Teachers during the ToT workshop in Kisumu County
CEDI continues to deliver on its promise of teaching Financial Capability Skills to over 4,000 children in Kenya. From the beginning of the year 2020 up to this far, the project has made great strides in terms of fostering financial capability skills, strengthening school child safeguarding systems, and furthering conversations with stakeholders in the Ministry of Education to embed the program into the national educational system.
As the stakeholders own my Money Program, the start of the year saw a stakeholder’s strategy and planning meeting on 8th and 9th Feb 2020 to share on the 2019 lessons and findings and improve the gaps and recommendations to better the program. The sessions, each held in Kisumu and Migori counties, were graced by Parents, Pastors, Teachers, Headteachers, school Board of Management Members (BoM), PTA Representatives, Local leaders, and Youths from neighboring communities. The stakeholders appreciated the rationale of teaching financial skills at the early stages of child development so that they grow up into responsible citizens. Similarly, there was a need to improve the capacity of teachers to provide an accommodative, inclusive, and friendly environment where children feel loved, protected, and safe.
On the need to improve capacity, we held two refreshers ToT workshops with teachers in Kisumu and Migori on 15th and 16th Feb 2020. The workshops reached a total of 116 teachers comprising from the four implementing schools, that is, St. Cecilia Olare, Migori, Manyatta, and Kudho Primary Schools. The workshop used various methodologies, child-friendly models, and role-plays, covering group exercises and class simulations. Teachers improved confidence in the delivery of My Money and the ability to implement safeguards for children in their respective schools.
The first quarter also saw My Money Clubs hold their Annual elections for My Money Club Officials within each school. The top positions contested for included; My Money President, Deputy President, Treasurer, Secretary-General, and Coordinator. Pupils displayed sobriety and maturity, right from the campaign period to the results announcement. Quite noting, as the entire process was pupils-led, no rigging reported, no pre or post-election violence reported, no voter bribery/malpractice reported, and no election appeal filed. A team of observers in every school comprising of pupils, teachers, BoM Members, and Education officials said the process was free and fair. Pupil contestants used campaign posters, break times, and campaign agents to sell their ideas to fellow pupils.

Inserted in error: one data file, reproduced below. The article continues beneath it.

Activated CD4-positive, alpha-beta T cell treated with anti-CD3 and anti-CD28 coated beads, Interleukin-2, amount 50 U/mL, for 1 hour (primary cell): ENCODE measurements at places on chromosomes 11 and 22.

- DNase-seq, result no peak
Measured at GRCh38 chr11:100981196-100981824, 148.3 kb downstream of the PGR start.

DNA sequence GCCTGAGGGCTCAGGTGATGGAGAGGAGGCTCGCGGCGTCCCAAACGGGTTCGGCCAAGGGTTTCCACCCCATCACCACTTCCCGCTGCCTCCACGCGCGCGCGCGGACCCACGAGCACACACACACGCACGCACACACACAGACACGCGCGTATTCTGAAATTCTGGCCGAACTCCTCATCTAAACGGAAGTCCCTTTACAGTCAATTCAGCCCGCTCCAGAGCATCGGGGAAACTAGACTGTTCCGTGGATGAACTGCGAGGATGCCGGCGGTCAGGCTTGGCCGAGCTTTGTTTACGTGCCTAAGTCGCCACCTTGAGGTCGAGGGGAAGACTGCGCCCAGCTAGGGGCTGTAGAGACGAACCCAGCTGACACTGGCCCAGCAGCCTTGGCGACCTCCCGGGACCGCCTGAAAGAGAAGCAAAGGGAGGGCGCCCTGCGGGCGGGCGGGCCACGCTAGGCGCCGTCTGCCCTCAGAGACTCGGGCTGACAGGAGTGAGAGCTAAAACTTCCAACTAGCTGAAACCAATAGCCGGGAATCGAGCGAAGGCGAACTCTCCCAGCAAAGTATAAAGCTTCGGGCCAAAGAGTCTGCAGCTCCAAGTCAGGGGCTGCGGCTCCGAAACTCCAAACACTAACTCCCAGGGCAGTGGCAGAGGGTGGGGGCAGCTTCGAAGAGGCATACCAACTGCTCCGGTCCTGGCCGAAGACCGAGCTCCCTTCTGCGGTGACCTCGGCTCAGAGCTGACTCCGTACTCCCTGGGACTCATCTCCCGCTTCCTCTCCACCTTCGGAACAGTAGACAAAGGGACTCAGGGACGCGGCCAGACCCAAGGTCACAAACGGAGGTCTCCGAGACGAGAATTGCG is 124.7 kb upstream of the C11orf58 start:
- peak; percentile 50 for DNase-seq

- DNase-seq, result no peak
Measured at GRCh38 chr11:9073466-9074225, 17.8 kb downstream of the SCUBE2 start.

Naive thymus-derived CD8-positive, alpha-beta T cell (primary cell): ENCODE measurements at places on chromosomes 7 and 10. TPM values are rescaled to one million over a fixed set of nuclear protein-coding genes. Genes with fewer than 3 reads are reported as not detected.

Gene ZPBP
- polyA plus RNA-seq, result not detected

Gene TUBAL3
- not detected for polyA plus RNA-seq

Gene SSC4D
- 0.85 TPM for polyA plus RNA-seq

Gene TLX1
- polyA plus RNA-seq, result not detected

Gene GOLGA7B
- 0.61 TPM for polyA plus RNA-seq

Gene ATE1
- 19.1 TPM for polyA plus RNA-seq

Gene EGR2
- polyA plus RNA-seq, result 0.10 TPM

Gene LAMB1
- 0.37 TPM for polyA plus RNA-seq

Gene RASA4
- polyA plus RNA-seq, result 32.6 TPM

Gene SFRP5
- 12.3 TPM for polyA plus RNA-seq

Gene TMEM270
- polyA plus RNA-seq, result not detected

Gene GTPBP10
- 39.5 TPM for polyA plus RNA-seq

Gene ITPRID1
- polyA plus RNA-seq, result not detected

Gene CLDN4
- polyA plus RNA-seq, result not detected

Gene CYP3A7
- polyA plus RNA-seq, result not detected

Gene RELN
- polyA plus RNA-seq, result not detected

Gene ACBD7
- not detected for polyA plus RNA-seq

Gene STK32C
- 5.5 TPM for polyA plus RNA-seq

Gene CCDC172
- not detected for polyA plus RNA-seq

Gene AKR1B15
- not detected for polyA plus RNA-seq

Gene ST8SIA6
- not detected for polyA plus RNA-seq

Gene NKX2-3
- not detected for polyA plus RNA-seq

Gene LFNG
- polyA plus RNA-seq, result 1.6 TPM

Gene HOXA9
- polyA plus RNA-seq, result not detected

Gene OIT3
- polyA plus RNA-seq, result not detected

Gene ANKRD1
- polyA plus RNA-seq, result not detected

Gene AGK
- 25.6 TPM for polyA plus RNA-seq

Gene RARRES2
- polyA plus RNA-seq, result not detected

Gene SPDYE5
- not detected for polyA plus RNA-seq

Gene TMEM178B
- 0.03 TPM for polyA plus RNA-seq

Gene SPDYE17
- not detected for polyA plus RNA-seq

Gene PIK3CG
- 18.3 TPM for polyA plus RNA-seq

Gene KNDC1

Looking forward to the rest of the year, CEDI is working to ensure the empowerment of the elected officials to not only act as leaders at the school level but also peers to fellow pupils. CEDI is further strengthening conversations with officials from the Ministry of Education to embed the program into the country’s education program; however, the slow government may be in up taking new ideas. Assessment is equally underway to replicate the My Money Program into one of the low-cost community schools in Nairobi’s informal settlements of Kibra or Kawangware.
At CEDI, we believe that one of the critical life skills that children need, especially in the low income and middle-income countries, is financial capability skills. As children begin to interact with money (and money forms) at the early stages of life development, there is a need to empower these children with critical capabilities that they take into adulthood.
Teachers in group discussions at the ToT
Teacher poses with elected My Money Club Officials
Pupils line up to cast their votes
Pupils show marked fingers after voting
A pupil contestant poses with her campaign poster
Campaign posters for pupils on a classroom wall